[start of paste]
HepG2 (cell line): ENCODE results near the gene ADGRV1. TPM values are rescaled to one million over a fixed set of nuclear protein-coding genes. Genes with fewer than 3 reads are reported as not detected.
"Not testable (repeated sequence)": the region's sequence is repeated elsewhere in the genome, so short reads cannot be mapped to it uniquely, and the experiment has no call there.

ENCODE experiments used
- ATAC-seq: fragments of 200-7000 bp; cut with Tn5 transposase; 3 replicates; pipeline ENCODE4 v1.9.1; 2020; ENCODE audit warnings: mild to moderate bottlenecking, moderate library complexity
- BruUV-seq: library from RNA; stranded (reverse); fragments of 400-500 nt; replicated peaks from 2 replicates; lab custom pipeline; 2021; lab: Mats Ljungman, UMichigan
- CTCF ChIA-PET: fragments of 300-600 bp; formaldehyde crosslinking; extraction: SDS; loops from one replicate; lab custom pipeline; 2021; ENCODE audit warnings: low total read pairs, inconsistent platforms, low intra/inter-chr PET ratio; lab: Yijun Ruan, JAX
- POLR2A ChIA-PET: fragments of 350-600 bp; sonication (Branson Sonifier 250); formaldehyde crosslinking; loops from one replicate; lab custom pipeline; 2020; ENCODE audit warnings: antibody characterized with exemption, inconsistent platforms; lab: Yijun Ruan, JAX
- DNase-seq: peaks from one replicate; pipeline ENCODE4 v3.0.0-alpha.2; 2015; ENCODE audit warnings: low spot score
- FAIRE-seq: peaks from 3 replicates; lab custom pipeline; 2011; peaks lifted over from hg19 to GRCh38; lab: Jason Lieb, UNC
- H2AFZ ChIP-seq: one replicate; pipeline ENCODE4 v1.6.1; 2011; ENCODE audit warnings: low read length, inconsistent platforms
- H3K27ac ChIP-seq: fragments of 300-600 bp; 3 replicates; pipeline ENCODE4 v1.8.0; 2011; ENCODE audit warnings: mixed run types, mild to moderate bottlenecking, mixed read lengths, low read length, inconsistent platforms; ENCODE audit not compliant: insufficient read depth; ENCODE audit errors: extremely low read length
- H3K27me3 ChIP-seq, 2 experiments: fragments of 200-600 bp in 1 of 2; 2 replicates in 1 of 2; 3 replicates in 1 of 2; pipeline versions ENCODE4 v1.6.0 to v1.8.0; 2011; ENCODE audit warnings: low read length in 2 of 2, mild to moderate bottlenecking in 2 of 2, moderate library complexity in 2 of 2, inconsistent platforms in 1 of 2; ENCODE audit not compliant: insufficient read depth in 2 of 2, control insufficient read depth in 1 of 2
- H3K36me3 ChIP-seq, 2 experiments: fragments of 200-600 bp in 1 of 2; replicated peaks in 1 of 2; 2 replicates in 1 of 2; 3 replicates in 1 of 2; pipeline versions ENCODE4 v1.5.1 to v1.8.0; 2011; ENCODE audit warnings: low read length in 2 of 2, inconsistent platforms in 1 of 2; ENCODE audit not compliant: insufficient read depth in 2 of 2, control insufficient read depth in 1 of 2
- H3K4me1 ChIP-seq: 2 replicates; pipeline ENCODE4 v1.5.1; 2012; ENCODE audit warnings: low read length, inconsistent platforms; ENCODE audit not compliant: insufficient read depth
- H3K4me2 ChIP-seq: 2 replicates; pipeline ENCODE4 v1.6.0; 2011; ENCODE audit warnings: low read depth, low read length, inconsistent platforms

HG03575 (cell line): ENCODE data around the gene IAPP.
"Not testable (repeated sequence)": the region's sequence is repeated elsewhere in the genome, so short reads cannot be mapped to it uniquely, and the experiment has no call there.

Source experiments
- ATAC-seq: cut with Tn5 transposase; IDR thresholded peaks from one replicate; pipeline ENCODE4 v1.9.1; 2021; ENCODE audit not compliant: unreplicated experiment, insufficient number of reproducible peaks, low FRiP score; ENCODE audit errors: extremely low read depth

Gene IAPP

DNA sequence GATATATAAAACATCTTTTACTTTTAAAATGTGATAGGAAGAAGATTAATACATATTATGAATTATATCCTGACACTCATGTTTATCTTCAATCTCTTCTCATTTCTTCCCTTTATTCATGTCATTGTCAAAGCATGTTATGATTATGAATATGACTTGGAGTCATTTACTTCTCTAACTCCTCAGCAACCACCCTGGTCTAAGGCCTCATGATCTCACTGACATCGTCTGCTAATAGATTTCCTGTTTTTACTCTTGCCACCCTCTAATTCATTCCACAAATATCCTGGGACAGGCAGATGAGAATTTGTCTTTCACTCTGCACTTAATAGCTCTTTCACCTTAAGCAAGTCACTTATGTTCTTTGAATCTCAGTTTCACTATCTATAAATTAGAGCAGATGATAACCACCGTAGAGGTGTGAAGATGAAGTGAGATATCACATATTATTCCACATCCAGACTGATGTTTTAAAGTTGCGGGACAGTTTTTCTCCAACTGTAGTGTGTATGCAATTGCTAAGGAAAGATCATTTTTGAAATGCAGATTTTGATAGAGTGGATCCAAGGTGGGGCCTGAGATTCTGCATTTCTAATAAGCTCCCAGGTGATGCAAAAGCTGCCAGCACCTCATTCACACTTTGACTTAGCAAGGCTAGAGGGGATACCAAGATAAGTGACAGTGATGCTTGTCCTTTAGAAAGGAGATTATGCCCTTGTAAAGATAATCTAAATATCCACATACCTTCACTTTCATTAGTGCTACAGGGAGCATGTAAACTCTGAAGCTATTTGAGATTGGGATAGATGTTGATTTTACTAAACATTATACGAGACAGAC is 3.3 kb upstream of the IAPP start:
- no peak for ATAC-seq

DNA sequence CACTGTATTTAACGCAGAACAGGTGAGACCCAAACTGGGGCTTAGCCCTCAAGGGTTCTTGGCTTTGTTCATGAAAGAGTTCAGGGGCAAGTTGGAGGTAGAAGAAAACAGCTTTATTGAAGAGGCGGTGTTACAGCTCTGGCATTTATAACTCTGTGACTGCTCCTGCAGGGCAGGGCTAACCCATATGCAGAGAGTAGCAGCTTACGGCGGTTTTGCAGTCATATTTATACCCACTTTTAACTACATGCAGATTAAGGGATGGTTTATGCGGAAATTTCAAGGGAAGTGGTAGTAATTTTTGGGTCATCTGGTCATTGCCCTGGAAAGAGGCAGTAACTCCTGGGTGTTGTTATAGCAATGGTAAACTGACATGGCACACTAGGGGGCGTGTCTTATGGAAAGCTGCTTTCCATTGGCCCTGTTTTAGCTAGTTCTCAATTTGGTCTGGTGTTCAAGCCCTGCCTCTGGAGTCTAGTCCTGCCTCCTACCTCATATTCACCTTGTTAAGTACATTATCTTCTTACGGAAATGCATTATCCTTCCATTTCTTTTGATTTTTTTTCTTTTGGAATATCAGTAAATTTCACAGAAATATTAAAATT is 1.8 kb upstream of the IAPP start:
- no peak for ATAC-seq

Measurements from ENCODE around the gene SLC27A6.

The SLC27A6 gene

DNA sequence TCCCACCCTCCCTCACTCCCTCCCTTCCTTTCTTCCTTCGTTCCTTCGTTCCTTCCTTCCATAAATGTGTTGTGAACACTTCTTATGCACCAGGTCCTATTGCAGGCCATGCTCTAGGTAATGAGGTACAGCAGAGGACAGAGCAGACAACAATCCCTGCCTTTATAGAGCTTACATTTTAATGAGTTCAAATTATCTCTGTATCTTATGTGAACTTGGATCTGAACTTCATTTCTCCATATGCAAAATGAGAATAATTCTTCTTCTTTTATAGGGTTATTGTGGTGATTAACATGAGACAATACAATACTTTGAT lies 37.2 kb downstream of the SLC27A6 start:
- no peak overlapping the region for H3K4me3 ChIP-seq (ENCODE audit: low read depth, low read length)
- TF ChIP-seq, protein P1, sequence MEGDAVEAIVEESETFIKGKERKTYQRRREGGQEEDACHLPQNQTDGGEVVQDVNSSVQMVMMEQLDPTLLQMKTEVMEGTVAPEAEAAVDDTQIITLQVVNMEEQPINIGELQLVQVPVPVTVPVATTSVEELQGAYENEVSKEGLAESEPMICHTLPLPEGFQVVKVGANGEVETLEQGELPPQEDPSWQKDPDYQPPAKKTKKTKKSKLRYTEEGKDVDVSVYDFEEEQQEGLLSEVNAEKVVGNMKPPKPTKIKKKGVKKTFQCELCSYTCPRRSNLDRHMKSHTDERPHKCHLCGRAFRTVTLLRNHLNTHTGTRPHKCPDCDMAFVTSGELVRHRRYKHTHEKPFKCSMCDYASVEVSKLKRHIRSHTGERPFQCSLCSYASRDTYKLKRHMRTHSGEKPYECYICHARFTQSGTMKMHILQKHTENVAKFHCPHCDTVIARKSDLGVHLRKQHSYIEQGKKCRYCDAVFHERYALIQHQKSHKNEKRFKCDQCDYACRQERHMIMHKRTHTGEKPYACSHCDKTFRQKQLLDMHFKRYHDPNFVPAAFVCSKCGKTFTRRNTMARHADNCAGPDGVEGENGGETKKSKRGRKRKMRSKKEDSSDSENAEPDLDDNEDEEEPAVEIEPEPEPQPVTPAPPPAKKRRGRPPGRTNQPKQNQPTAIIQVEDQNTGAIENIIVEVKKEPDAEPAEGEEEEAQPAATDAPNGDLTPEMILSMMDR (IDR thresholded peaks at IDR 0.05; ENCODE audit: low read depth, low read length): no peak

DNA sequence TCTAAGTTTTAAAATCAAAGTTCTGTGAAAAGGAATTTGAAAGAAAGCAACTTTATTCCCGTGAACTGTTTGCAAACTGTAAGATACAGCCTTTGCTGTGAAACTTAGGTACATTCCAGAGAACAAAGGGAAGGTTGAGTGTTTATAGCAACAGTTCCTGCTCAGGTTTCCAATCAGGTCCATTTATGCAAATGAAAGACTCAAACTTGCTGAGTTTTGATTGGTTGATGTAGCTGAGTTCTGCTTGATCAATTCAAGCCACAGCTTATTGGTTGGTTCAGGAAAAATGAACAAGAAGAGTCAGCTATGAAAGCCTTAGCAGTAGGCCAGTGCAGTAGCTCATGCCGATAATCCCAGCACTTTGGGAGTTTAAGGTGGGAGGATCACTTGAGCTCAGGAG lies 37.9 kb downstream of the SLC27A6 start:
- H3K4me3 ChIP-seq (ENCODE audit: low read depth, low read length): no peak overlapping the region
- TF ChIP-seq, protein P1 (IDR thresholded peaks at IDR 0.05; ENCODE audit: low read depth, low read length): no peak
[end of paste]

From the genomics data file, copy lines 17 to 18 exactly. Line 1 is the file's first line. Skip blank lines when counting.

"Not testable (repeated sequence)": the region's sequence is repeated elsewhere in the genome, so short reads cannot be mapped to it uniquely, and the experiment has no call there.

Source experiments